Sautéed Asparagus Garlic & Smoked Bacon

Sautéed Asparagus Garlic & Smoked Bacon

This asparagus garlic sauté is an easy, fresh and tender side dish with bacon chopped up and sautéed together creating the perfect combination of deliciousness.

A sautéed dish that is a perfect combination that can enhance any meal.

It makes a great left-over or light lunch side.


Ever Had Asparagus For Breakfast – Well Now You Can – Instant Pot Asparagus & Brussels Sprouts Frittata


Sautéed Asparagus Garlic & Smoked Bacon

Sautéed Asparagus Garlic & Smoked Bacon

8 garlic gloves, remove paper, trim ends and make 3-4 horizontal slices to each clove

4 ounces chopped smoked bacon (about 5-6 strips, also depends in thickness of bacon)

1 pound asparagus, preferably thin spicks, ends trimmed

1/4 cup teriyaki sauce

1/2 teaspoon black sesame seeds, for garnishing, optional

Himalayan salt and black pepper to taste

In a large skillet, cook bacon over medium-low stirring occasionally, until golden-browned, but not crispy, 8 to 10 minutes. With a slotted spoon, transfer to paper towels to drain. Leave bacon fat in skillet.

Next add asparagus to skillet and season with salt and pepper. Cook, stirring, until asparagus is crunchy tender, about 10 minutes.


Cook’s Note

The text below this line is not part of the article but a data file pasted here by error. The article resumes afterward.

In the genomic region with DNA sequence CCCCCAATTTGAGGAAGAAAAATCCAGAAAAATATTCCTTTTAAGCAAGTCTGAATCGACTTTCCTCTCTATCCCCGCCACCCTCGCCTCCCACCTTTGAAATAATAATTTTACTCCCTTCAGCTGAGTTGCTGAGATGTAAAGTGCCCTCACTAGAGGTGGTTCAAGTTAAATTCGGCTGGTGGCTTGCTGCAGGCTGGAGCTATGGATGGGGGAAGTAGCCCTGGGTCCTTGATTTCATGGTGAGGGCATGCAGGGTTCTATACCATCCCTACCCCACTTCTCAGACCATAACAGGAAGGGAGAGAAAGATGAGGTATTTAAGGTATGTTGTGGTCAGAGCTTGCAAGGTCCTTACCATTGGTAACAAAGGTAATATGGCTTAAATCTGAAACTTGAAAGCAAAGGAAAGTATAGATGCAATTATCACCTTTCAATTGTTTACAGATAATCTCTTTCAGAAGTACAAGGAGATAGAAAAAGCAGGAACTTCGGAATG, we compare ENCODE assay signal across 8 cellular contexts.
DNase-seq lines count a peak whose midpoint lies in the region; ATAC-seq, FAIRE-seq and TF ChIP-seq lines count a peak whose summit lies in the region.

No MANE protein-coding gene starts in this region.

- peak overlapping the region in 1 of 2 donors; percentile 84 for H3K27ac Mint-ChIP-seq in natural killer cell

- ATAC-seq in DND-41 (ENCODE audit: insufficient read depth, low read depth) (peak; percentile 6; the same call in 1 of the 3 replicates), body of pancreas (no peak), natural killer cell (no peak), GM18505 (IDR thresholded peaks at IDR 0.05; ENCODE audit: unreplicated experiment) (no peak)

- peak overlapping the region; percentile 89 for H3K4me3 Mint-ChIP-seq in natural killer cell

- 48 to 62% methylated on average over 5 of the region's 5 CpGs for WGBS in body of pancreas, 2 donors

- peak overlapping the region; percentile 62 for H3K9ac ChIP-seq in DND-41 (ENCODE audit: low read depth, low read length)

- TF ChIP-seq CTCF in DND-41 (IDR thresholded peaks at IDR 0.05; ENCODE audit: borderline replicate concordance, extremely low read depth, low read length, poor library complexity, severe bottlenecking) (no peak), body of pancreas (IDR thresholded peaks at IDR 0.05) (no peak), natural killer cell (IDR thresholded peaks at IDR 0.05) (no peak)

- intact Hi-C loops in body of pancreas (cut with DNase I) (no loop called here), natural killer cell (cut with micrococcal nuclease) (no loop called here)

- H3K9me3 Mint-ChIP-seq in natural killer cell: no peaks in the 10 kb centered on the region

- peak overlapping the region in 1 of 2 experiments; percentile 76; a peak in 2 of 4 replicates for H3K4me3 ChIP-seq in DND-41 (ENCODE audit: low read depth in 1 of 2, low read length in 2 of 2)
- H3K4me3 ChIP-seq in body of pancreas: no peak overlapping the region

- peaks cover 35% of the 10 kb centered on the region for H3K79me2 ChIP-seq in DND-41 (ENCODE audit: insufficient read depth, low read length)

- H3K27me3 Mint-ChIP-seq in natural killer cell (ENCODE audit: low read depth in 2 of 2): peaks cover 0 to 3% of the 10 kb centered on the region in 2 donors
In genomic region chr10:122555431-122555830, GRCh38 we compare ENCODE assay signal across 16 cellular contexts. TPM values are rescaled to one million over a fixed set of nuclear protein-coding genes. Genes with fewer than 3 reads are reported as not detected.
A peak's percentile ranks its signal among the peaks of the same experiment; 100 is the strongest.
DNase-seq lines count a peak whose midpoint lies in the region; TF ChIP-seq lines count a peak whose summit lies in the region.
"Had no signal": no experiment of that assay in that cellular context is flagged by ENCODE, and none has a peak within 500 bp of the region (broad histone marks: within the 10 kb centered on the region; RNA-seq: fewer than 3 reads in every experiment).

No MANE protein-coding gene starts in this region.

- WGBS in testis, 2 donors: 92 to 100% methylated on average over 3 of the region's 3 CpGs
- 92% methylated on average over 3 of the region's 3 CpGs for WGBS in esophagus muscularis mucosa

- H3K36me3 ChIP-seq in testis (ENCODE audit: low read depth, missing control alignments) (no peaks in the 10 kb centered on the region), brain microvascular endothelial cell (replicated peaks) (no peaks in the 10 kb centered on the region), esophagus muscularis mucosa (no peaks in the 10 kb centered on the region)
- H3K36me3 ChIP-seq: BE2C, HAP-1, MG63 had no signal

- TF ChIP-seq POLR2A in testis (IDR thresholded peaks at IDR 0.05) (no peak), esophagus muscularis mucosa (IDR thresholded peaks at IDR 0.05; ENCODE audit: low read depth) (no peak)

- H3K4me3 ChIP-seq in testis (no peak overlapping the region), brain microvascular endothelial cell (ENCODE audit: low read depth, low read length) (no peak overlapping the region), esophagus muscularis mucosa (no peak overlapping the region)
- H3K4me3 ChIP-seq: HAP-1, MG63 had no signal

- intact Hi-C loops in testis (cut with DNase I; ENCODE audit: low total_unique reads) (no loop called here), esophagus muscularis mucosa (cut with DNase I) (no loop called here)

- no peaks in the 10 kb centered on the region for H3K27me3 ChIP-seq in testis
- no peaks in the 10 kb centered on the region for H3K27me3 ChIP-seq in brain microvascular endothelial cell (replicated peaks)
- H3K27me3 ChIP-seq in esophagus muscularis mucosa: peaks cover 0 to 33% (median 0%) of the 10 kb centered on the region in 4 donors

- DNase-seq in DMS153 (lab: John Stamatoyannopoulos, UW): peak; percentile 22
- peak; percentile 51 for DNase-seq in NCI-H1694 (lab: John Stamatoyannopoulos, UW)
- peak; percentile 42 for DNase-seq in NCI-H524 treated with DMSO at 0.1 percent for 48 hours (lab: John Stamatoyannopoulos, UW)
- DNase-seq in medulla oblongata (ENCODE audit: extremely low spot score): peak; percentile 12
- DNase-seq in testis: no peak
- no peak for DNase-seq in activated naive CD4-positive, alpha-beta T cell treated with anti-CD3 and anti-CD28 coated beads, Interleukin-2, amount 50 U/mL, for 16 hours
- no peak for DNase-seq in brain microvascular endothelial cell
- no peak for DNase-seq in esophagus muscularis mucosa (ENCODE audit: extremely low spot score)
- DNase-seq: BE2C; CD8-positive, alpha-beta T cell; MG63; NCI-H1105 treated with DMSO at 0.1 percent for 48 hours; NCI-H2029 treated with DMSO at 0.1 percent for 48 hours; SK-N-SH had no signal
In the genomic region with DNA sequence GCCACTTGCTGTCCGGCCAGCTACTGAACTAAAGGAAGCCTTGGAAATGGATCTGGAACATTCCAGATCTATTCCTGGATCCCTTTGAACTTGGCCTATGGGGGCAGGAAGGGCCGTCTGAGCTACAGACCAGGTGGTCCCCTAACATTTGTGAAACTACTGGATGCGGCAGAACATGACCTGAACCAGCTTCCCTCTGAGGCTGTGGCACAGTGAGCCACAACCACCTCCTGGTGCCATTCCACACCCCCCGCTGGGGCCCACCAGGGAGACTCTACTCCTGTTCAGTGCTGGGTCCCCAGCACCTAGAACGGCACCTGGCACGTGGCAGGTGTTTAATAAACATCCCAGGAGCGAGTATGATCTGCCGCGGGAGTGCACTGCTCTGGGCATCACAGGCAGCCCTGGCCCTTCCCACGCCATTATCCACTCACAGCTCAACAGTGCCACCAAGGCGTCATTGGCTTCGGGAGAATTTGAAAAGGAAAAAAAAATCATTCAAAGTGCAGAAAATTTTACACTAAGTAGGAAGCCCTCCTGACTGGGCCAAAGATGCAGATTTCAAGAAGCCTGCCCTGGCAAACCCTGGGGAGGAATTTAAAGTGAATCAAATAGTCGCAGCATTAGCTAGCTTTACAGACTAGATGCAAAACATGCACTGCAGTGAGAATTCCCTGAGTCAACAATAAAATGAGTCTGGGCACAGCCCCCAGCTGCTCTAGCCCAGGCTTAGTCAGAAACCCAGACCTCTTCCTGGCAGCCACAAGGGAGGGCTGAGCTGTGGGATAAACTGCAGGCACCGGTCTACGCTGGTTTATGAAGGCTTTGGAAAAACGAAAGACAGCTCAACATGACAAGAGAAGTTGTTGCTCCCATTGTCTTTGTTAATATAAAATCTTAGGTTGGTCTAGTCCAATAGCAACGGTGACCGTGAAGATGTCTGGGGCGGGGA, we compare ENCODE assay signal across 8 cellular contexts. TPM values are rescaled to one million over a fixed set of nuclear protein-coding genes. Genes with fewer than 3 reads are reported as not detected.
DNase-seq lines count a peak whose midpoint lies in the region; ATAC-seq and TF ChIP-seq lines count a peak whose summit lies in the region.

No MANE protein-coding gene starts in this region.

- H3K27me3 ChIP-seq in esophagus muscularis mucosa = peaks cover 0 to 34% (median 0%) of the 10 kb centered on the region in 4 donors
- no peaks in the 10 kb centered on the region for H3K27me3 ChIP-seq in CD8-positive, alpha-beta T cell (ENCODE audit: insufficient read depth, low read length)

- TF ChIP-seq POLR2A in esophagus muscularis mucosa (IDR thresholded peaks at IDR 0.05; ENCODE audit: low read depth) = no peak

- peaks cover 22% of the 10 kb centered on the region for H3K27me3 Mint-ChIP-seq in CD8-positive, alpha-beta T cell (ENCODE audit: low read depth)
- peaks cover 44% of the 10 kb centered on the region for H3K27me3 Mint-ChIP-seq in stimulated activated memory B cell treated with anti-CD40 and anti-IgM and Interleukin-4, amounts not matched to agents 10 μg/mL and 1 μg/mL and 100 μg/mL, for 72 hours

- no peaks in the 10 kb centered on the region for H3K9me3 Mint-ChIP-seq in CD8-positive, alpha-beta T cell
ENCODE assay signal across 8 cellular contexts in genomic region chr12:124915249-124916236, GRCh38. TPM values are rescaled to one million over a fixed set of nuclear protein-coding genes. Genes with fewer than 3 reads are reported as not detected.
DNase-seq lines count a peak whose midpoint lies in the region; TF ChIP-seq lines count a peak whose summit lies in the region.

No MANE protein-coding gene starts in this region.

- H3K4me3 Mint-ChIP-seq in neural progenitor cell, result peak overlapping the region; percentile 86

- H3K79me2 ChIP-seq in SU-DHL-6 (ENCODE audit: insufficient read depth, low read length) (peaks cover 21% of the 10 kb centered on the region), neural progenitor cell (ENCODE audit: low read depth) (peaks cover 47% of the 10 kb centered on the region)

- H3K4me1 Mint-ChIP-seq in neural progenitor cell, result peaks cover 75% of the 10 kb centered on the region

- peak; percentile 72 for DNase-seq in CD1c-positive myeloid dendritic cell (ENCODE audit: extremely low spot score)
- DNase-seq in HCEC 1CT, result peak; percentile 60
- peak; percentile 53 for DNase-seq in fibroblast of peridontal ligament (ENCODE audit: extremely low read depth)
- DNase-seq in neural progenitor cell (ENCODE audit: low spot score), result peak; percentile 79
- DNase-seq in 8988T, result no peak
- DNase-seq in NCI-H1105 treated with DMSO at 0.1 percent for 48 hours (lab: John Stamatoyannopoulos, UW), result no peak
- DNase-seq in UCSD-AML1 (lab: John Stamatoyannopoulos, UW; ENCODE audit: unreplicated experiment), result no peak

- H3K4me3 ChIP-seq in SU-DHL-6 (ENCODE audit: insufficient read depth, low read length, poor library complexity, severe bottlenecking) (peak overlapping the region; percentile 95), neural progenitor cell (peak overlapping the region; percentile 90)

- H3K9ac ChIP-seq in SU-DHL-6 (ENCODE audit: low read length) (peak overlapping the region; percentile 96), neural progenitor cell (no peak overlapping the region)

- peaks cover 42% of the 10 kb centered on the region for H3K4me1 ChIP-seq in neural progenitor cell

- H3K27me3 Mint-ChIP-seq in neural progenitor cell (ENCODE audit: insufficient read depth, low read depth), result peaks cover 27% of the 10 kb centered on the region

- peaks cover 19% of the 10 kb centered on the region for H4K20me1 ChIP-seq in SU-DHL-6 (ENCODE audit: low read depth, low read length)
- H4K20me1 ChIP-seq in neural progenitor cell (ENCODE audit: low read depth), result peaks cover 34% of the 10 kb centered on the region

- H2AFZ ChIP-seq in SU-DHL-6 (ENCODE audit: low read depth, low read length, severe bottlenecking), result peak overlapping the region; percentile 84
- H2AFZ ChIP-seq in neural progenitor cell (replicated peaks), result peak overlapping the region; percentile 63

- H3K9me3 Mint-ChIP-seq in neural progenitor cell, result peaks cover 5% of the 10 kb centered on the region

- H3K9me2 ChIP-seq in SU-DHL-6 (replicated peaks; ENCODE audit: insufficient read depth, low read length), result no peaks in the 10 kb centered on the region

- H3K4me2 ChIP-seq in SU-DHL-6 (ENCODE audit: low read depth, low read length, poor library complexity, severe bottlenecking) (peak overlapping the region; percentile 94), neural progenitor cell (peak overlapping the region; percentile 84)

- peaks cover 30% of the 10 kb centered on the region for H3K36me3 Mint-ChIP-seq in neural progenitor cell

As your cooking the asparagus you will want to watch it carefully so it cooks up tender but not overly soft.

Once the asparagus color turns to a deep green that is an indicator it is cooked through and you can remove from the heat.


Remove asparagus from skillet and set aside with bacon.

Add prepared garlic to skillet and sauté until fragrant, about 4-5 minutes.

Next, add bacon and asparagus back to skillet. Add 1/4 cup teriyaki sauce and stir well to combine. Optional to sprinkle black sesame seeds.

Plate and serve as a main dish with Toasted Sourdough Garlic Cheese Bread and a salad. Can also serve as a side dish.

Another asparagus side dish to try is this Roasted Cheesy Asparagus. It pairs well with any protein which includes chicken, pork, beef and fish.


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Red Swiss Chard & Asparagus Omelette

Red Swiss Chard & Asparagus Omelette

Swiss chard is a close relative of the beet and is grown for its leaves and stems as opposed to the edible root.

The leafy green is known for its bright colored stems of red, yellow, pink, and purple. If all colors are sold bundled together it is referred to as Rainbow Swiss Chard.

Photo Credit: Food Source Information – Colorado State University

For sure, you have either read or heard “eat more leafy greens.”

Well, Swiss chard is a member of the leafy green family which includes kale, lettuce, spinach, and collard greens.


Try This Recipe: Red Kale Cannellini Beans and Chorizo Soup


Benefits of Swiss Chard

Swiss chard is a nutritional powerhouse — an excellent source of vitamins K, A, and C, as well as a good source of magnesium, potassium, iron, and dietary fiber.

Cooking with Swiss Chard